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A large-scale industrial site where many animals (generally chickens, turkeys,
cattle, or pigs) are confined and treated with hormones and antibiotics to
maximize growth and prevent disease. The animals produce much more waste than the
surrounding land can handle. These operations are associated with various
environmental hazards as well as cruelty to animals.
The government calls these facilities Concentrated (or Confined) Animal Feeding
Operations (CAFOs). The Environmental Protection Agency (EPA) defines a CAFO as
“new and existing operations which stable or confine and feed or maintain
for a total of 45 days or more in any 12-month period more than the number of
animals specified” in categories that they list out. In addition,
“there’s no grass or other vegetation in the confinement area during the normal
growing season.”

Also see: CAFO & AFO

More info:

Legal Issues with Animal Agriculture

Concentrated Animal Feeding Operations Final Ruling — Fact Sheet




Industrial-style ships used for the
large-scale collection and processing of fish.

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Factory Shipping

An Example of Factory Shippig & it’s Consequences

The total animal population that inhabits an area.

Land owned and administered by the federal government, including national parks and national

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National Parks

An established area where fish species are
cultivated and caught.

Sudden death of a significant number of fish or other aquatic life such as crabs or shrimp
within one area. A fishkill can be caused by many different changes in the
environment, including pollution, temperature change and change in acidity.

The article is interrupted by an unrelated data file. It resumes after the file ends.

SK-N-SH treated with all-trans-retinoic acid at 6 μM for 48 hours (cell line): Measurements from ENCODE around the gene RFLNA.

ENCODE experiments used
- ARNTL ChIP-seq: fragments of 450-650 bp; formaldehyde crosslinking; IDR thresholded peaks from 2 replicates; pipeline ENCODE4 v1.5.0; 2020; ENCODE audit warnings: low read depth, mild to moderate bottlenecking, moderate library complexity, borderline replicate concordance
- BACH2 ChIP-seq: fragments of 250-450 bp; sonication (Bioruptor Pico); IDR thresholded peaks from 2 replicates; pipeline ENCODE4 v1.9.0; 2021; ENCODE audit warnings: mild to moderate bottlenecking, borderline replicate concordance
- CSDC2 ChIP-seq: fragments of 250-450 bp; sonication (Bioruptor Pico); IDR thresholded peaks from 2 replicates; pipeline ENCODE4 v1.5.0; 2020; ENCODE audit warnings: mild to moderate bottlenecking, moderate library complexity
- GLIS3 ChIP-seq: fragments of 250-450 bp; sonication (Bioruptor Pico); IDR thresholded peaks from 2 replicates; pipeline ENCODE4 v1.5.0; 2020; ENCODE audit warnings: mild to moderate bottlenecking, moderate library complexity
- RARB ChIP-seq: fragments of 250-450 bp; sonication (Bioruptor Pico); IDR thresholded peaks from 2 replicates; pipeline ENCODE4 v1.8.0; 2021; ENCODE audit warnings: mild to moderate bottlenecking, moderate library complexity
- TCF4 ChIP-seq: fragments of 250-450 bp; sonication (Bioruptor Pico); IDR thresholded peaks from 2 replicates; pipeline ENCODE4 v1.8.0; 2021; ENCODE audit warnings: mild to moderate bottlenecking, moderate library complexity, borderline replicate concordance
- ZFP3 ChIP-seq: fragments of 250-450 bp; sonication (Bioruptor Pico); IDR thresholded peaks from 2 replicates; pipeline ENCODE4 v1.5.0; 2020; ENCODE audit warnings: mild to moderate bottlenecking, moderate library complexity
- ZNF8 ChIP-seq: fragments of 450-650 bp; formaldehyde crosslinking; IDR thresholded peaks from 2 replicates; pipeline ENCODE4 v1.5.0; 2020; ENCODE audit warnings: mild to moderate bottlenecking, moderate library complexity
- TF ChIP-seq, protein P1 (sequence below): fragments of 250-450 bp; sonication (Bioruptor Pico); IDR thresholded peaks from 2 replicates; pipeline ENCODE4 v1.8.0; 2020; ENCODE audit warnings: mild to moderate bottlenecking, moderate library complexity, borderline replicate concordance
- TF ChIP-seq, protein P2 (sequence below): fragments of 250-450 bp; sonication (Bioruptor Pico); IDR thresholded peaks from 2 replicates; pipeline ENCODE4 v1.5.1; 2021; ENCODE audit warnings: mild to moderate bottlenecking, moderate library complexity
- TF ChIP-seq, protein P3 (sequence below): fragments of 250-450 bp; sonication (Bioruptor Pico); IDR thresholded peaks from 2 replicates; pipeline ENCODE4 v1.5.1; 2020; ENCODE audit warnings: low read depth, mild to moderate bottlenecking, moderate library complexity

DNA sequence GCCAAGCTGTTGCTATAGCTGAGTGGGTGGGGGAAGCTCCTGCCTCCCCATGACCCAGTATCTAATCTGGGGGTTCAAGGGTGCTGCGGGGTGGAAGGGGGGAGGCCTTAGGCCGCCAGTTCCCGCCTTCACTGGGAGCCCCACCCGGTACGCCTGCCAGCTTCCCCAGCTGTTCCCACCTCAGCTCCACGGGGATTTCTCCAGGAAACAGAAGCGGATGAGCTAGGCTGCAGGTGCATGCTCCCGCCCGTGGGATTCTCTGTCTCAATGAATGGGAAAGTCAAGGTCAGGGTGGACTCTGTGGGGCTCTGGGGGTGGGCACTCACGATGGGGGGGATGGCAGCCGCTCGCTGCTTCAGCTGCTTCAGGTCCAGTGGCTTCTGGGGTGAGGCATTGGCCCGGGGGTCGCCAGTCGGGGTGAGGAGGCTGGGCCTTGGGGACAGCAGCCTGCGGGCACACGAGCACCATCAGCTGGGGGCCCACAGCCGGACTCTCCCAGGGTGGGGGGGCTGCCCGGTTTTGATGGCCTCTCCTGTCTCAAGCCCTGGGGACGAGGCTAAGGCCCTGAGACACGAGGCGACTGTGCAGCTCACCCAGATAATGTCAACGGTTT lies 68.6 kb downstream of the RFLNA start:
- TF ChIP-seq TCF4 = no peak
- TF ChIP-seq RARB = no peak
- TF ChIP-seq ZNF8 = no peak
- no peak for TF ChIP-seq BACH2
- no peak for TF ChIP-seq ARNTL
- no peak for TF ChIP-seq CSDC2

The total vegetation assemblage that inhabits an area.

Treating combustion exhaust gases with chemical agents to remove pollutants. Spraying crushed limestone and water into the exhaust gas stream to remove sulfur is a common scrubbing technique.

(hydrofluorocarbons, perfluorocarbons, and sulfur hexafluoride), which are used as refrigerants and
aerosol propellants and in foam production, comprise only 2 percent of global
warming emissions but trap heat far more effectively than CO2, and
some last much longer.

See Also: Hydrofluorocarbons

A linked feeding series; in an ecosystem, the sequence of organisms through which energy and materials are transferred, in the form of food, from one trophic level to another.

Materials, formed from decayed plants and animals, that can be burned to
produce energy, include coal, petroleum, and natural gas.

More Info:

What is Fossil Fuels in Detail

See Hydraulic Fracking

New York City’s only operating landfill, located in Staten
Island. Infamous as the largest landfill in the world.

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Fresh Kills

Water other than seawater; covers only about 2 percent of earth’s surface, including streams, rivers, lakes, ponds, and water associated with several kinds of wetlands.

A chemical that kills fungi.